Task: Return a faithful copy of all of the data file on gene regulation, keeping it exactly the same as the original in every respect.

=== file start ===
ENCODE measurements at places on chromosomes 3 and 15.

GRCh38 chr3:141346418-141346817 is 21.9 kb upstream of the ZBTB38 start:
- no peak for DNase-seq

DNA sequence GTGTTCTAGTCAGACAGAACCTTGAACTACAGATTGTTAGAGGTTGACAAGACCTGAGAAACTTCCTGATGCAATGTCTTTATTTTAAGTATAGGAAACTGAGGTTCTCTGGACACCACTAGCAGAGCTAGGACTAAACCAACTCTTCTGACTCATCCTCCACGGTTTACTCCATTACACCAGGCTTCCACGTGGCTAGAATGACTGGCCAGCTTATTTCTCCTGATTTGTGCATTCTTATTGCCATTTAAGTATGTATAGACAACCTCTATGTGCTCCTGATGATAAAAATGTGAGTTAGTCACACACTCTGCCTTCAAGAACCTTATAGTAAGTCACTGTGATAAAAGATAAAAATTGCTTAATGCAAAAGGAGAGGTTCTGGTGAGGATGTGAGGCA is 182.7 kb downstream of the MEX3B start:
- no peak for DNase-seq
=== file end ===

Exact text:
ENCODE measurements at places on chromosomes 3 and 15.

GRCh38 chr3:141346418-141346817 is 21.9 kb upstream of the ZBTB38 start:
- no peak for DNase-seq

DNA sequence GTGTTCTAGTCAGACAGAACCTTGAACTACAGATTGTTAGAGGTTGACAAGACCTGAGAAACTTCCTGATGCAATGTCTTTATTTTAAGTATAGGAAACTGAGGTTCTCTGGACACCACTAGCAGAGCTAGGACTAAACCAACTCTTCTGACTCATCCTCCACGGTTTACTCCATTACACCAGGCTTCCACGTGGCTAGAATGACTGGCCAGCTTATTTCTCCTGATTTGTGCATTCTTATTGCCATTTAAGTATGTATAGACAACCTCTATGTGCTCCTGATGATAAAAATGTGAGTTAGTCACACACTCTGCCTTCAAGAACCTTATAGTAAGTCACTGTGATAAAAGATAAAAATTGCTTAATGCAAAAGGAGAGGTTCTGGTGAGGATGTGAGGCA is 182.7 kb downstream of the MEX3B start:
- no peak for DNase-seq